In the last two decades, abnormal Ras (rat sarcoma protein)–ERK (extracellular signal-regulated kinase) signalling in the brain has been involved in a variety of neuropsychiatric disorders, including drug addiction, certain forms of intellectual disability, and autism spectrum disorder. Modulation of membrane-receptor-mediated Ras activation has been proposed as a potential target mechanism to attenuate ERK signalling in the brain. Previously, we showed that a cell penetrating peptide, RB3, was able to inhibit downstream signalling by preventing RasGRF1 (Ras guanine nucleotide-releasing factor 1), a neuronal specific GDP/GTP exchange factor, to bind Ras proteins, both in brain slices and in vivo, with an IC50 value in the micromolar range. The aim of this work was to mutate and improve this peptide through computer-aided techniques to increase its inhibitory activity against RasGRF1. The designed peptides were built based on the RB3 peptide structure corresponding to the α-helix of RasGRF1 responsible for Ras binding. For this purpose, the hydrogen-bond surrogate (HBS) approach was exploited to maintain the helical conformation of the designed peptides. Finally, residue scanning, MD simulations, and MM-GBSA calculations were used to identify 18 most promising α-helix-shaped peptides that will be assayed to check their potential activity against Ras-RasGRF1 and prevent downstream molecular events implicated in brain disorders.

A rational design of α-helix-shaped peptides employing the hydrogen-bond surrogate approach: A modulation strategy for ras-rasgrf1 interaction in neuropsychiatric disorders

Brambilla R.;
2021

Abstract

In the last two decades, abnormal Ras (rat sarcoma protein)–ERK (extracellular signal-regulated kinase) signalling in the brain has been involved in a variety of neuropsychiatric disorders, including drug addiction, certain forms of intellectual disability, and autism spectrum disorder. Modulation of membrane-receptor-mediated Ras activation has been proposed as a potential target mechanism to attenuate ERK signalling in the brain. Previously, we showed that a cell penetrating peptide, RB3, was able to inhibit downstream signalling by preventing RasGRF1 (Ras guanine nucleotide-releasing factor 1), a neuronal specific GDP/GTP exchange factor, to bind Ras proteins, both in brain slices and in vivo, with an IC50 value in the micromolar range. The aim of this work was to mutate and improve this peptide through computer-aided techniques to increase its inhibitory activity against RasGRF1. The designed peptides were built based on the RB3 peptide structure corresponding to the α-helix of RasGRF1 responsible for Ras binding. For this purpose, the hydrogen-bond surrogate (HBS) approach was exploited to maintain the helical conformation of the designed peptides. Finally, residue scanning, MD simulations, and MM-GBSA calculations were used to identify 18 most promising α-helix-shaped peptides that will be assayed to check their potential activity against Ras-RasGRF1 and prevent downstream molecular events implicated in brain disorders.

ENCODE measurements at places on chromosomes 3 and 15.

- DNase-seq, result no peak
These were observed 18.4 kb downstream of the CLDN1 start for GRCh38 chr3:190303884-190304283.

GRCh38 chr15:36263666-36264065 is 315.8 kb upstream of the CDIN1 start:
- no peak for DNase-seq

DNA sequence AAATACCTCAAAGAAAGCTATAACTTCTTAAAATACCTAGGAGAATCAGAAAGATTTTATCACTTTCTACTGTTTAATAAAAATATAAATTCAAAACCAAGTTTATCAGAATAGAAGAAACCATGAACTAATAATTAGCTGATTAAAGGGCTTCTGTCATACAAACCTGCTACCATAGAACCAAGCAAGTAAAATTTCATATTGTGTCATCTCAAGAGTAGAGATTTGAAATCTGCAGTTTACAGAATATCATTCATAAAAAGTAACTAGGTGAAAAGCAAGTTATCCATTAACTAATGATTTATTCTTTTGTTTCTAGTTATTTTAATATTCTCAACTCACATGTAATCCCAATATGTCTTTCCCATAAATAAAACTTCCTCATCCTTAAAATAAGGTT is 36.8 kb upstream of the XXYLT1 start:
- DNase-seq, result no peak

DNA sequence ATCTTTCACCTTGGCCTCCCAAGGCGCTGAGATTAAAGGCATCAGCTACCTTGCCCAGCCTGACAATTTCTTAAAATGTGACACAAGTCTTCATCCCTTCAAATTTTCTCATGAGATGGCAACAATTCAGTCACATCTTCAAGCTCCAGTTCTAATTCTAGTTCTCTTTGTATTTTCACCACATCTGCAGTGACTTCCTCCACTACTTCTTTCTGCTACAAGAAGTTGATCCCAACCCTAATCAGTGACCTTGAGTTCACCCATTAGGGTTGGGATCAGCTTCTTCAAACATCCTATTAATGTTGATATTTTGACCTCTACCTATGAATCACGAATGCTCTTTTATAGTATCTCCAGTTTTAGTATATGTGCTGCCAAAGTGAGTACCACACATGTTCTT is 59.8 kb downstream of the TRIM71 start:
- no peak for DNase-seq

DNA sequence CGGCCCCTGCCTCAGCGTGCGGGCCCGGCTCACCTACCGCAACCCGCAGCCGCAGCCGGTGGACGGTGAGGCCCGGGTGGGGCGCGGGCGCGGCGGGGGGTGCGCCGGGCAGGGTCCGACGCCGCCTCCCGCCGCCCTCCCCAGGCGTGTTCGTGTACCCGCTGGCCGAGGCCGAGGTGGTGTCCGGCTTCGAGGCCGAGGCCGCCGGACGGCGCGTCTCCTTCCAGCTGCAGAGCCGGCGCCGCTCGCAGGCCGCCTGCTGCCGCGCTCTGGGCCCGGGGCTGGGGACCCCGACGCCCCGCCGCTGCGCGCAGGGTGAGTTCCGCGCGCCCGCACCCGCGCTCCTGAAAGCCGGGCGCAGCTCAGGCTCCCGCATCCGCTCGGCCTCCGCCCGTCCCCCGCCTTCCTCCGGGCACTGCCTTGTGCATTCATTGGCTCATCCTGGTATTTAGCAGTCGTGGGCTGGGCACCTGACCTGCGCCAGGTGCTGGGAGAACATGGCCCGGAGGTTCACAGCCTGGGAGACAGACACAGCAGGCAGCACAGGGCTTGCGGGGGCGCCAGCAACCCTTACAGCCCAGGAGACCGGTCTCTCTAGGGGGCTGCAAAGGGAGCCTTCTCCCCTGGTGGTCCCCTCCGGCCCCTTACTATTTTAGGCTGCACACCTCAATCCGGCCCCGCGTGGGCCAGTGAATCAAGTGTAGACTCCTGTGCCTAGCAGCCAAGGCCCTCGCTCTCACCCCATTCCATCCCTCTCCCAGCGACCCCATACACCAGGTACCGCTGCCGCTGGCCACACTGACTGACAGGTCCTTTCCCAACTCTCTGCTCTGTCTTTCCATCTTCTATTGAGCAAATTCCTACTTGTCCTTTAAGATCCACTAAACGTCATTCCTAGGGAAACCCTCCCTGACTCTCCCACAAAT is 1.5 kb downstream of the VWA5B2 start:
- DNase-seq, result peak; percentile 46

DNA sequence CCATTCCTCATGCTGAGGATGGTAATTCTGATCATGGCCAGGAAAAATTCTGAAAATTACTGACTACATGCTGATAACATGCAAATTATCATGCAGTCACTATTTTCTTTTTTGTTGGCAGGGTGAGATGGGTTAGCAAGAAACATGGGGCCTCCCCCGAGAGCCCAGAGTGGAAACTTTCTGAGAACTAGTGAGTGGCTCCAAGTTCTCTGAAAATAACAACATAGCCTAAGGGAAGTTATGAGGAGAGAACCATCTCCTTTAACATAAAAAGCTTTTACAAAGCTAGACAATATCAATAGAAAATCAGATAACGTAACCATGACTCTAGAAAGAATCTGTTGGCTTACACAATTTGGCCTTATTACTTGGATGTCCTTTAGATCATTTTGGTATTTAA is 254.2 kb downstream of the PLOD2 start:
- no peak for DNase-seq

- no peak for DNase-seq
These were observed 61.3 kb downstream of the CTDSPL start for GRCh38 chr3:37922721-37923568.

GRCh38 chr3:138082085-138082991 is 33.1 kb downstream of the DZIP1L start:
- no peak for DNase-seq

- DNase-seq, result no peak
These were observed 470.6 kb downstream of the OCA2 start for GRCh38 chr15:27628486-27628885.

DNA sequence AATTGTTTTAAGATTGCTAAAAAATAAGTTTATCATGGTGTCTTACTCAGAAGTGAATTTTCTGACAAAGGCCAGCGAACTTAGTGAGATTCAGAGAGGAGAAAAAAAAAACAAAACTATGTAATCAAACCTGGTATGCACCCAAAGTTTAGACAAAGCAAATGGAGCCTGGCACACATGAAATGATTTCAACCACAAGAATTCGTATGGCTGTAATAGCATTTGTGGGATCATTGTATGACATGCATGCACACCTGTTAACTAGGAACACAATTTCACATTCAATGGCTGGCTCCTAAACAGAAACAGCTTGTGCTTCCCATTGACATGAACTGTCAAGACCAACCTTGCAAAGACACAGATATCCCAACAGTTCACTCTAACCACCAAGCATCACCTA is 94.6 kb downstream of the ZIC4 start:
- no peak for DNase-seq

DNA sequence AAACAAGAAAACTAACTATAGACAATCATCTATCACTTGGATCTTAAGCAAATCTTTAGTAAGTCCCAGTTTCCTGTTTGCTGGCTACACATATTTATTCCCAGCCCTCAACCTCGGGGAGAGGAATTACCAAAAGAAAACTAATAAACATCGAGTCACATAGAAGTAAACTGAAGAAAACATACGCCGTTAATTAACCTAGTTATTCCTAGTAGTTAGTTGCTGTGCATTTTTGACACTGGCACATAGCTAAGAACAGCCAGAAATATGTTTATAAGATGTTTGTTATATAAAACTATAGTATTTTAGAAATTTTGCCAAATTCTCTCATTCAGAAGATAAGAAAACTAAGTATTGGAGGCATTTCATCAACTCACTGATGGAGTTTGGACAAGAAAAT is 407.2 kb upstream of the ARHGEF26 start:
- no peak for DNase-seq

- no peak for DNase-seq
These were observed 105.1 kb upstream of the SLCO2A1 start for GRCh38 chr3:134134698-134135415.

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Utilizza questo identificativo per citare o creare un link a questo documento: http://hdl.handle.net/11571/1449582
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